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Another Uncut Podcast. In this episode, I am chatting with artist, Hollis Dunlap in Connecticut. Hollis answers your questions on a variety of subjects.

A big thank you to Artist Romas Tauras who created this time index of my conversation with Nicolás.
@romastauras

  • Prelude – Life in Connecticut vs Ireland under lockdown, etc
  • 12:28 – How would you describe your paintings?
  • 14:30 – Biggest influence in and outside of painting? Tell us which artists you love and why?
  • 26:28 – How does the idea for a painting start for you? Do you make sketches? Voice memos? Write them down?
  • 27:52 – Dean Keller, his attitude to drawing and how he influenced you?
  • 32:30 – Drawing is so free, energetic, and unique, what is your focus when you draw?
  • 35:20 – The virtues of drawing bones. Visual rhythms. Michelangelo and his turning of heads and forms.
  • 37:05 – Do you make sketches in values or in colors for big paintings or do you directly to the definitive support with paint, or both? Do you feel like in making sketches that some of that initial energy is lost in moving onto the final work?
  • 40:48 – Are your models mainly people you know? How do you find your subjects?
  • 43:12 – Your idiosyncratic visual language looks as though it’s based in observation, but then altered with formal choices that elevate the work. Given the observed nature of your painting, do you tend to find models to express an existing idea, or find ideas in the process of observing a model?
  • 48:50 – Do you use Photoshop? Photos vs Life.
  • 53:30 – Your favourite substrate/ support?
  • 59:09 – How do you choose your palette? Intuitive or color method?
    ‘Every single brush mark is a specific color, shape, value, size, and paint thickness. Every single one.’
  • 1:04:45 – Hollis’ palette. Ultramarine Blue, Alizarine Crimson, Burnt Sienna, Cad Yellow and White as base colors, and Pthalo Blue if he wants to get a little bit crazy…
  • 1:05:00 – So you make your own black?
  • 1:06:08 – Advantages and disadvantages to the limited palette you’ve used? Important to limit the range of colors for overall harmony.
  • 1:09:45 – From 4 to 5 colors on your palette, not limited in your thinking about what you could mix. ‘Learning to use milder colors teaches you how to paint better because it forces you to paint with cleaner colors.’
    ‘Generally, I find people are not careful enough with their color.’
  • 1:13:02 – Do you like a particular medium? A favorite brush or palette knife?
  • 1:22:17 – Bravo for making small studies available for purchase. The vagaries of selling art. How do you select shapes of color to make form? Are the brush strokes knitted together like jigsaw pieces or more layered?
  • 1:45:40 – So more like Lego than Jigsaw? Something that comes into focus. Aiming for a target with a quiver of arrows.
  • 1:27:40 – How do you check your progress? Mirrors? Photos? Standing back?
  • 1:29:52 – What kind of lighting setup do you have in your studio. What light on your canvas when working at night?
  • 1:32:08 – What do you listen to when you work? And with a model?
  • 1:34:25 – Your sense of light is magical. Was it always there, or did it emerge over time?
  • 1:37:18 – How naturally did you fall into your style? Or did you make some very conscious decisions at a specific point to paint the way that you do?
  • 1:40:50 – Limitations you’ve come across in painting?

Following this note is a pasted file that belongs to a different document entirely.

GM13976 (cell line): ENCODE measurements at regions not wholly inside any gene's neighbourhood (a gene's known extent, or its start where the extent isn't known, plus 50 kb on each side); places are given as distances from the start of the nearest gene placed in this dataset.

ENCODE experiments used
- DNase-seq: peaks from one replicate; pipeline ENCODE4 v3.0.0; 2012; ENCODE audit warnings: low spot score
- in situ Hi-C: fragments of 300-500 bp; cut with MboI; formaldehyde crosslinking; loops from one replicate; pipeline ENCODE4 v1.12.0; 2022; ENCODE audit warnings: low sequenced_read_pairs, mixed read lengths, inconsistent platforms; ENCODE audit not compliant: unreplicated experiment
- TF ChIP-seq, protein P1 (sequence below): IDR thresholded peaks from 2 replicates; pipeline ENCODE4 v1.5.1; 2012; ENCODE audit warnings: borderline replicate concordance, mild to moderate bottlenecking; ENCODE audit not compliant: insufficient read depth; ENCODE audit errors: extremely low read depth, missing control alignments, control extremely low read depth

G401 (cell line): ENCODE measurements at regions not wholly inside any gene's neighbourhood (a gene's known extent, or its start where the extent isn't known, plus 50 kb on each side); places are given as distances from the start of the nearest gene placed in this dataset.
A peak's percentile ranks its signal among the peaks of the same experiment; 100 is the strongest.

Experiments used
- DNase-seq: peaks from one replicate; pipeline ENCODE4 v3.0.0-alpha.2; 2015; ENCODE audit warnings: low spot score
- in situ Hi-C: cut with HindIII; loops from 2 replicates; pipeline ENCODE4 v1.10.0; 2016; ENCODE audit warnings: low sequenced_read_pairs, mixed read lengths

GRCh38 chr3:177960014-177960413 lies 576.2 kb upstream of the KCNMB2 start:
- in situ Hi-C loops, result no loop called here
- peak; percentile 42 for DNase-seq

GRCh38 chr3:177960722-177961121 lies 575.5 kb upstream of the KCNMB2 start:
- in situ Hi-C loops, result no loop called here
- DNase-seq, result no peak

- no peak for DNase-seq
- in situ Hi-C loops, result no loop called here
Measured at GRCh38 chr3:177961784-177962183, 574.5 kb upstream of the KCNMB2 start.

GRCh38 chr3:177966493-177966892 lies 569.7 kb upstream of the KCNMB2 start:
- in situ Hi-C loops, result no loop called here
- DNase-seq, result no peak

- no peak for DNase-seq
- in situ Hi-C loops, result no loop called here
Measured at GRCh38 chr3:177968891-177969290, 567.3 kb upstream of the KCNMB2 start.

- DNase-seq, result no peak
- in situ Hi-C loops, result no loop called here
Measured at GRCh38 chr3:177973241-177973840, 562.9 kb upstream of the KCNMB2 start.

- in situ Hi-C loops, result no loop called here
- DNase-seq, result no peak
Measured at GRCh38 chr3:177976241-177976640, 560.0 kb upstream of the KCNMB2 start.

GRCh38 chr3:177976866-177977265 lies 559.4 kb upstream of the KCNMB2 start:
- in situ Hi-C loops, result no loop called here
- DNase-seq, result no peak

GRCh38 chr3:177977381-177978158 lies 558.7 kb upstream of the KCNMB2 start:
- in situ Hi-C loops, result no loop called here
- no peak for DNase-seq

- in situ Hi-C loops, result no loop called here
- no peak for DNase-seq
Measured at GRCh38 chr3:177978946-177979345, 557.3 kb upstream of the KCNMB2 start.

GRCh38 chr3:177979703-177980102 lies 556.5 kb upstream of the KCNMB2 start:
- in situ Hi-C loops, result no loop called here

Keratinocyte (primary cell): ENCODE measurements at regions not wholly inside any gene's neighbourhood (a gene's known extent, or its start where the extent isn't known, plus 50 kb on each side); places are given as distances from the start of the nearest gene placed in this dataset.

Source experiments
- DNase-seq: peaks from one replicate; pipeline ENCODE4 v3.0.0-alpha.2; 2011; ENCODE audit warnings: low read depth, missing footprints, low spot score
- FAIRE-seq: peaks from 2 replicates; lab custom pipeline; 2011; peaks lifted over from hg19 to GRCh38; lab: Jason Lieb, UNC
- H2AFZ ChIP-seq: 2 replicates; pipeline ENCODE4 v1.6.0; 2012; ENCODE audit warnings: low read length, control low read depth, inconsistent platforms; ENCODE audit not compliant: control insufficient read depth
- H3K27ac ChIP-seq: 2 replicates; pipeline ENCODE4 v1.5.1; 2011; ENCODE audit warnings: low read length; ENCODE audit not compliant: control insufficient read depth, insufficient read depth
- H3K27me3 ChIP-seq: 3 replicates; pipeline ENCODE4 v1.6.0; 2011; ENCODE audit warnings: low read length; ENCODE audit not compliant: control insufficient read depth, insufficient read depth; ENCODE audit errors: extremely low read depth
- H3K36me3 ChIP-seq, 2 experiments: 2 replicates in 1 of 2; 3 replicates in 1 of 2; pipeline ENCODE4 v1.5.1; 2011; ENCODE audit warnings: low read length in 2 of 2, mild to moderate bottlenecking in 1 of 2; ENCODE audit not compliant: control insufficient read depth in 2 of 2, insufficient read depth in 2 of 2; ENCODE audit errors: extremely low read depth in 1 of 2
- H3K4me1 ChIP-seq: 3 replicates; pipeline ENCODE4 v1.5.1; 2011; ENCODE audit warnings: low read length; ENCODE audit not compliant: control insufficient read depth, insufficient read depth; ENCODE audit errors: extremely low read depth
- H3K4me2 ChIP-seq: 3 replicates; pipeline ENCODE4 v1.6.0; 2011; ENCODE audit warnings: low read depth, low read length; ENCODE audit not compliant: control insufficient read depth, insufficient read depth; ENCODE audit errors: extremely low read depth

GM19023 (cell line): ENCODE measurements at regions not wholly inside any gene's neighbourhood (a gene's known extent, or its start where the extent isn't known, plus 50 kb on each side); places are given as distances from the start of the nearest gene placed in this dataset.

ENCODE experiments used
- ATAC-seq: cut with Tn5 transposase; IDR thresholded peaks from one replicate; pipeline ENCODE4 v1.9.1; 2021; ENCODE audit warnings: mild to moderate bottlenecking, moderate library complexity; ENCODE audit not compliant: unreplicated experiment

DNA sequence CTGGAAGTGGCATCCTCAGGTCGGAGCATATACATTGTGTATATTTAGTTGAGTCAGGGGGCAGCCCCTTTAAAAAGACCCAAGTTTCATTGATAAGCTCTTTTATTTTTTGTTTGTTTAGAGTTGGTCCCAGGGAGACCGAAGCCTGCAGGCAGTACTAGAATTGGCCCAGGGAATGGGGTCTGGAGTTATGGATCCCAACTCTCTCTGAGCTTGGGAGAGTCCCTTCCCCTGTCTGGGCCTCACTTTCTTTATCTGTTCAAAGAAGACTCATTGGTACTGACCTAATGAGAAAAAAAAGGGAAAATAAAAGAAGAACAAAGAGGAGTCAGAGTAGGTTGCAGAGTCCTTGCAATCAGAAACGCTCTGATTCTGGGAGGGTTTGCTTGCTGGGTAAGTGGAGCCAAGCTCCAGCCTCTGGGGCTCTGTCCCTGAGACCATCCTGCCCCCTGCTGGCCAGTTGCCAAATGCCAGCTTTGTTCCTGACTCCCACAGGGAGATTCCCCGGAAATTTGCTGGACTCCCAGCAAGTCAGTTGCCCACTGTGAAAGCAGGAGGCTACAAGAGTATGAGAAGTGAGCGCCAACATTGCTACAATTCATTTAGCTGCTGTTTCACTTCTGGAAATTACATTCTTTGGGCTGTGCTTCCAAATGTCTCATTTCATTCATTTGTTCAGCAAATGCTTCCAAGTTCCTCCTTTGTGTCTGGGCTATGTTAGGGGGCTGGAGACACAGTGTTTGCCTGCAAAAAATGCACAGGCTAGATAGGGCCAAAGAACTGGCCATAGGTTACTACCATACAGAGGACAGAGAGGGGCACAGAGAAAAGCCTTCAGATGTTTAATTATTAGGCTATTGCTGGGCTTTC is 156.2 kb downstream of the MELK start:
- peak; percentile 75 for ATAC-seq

• 1:43:30 – The range of possibilities starting out on a painting vs the hard slog of completing a painting. Regrets and wanting to take things back to an earlier stage in a work.
  • 1:47:12 – Planned spontaneity. ‘You would never ask someone you love whether you can kiss them right now’. The downsides of a realist approach to painting.
  • 1:48:40 – Painters who delegate the hard work to others.
  • 1:51:15 – Eroticism as it relates to your work and in oil painting generally
  • 1:56:37 – Historical context, male gaze and #metoo in relation to the nude
  • 2:01:36 – Pros and cons of being an artist?
  • 2:06:10 – ‘Bob Ross is wrong. It’s not always a happy tree.’
  • 2:07:46 – How does abstraction and painting from memory and imagination manifest itself in your practice?
  • 2:11:20 – Strong horizontal lines in your compositions. Can you tell us the motivation?
  • 2:13:04 – How long do your plein air paintings take? Procedure vs indoors?
  • 2:15:30 – What technically do you want to improve on?
  • 2:17:50 – ’Distortion’ vs ‘Focus’. ‘Realist painting sometimes hides the human frailty. ‘
  • 2:21:21 – What are some of your biggest ‘Aha!’ moments as you learned how to paint?
  • 2:24:02 – Your relationship with the guitar, and how music has influenced your work?
  • 2:30:52 – The many ways to demonstrate support for POC (People Of Colour).
  • 2:44:10 – Finding common ground between opposing views. Realism as a conservative discipline.
  • 2:51:31 – Nothing in life is black and white, even purity tests. Online forums are too remote for nuanced debate about politics, but worth trying to move toward civil discourse.
  • 3:03:00 – How do you sum up your 25 years in painting?
  • 3:04:35 – Transition from education to career? What changed stylistically and technically?
  • 3:08:16 – How did you start making money with your art?
  • 3:13:30 – More generally your experience of the business side of the art world?
  • 3:16:30 – What sort of prices are your works achieving in the market? Do you sell work via social media? Do you have much interaction with collectors? Are most of your collectors in the US?
  • 3:19:31 – One thing that you would like to pass on to future generations?

To find out more about Hollis and his work go to:
https://www.hollisdunlap.com/
Hollis’ Instagram
@hollisdunlap

Hollis Dunlap

 

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Theme music by The Argyle Pimps. Thanks lads.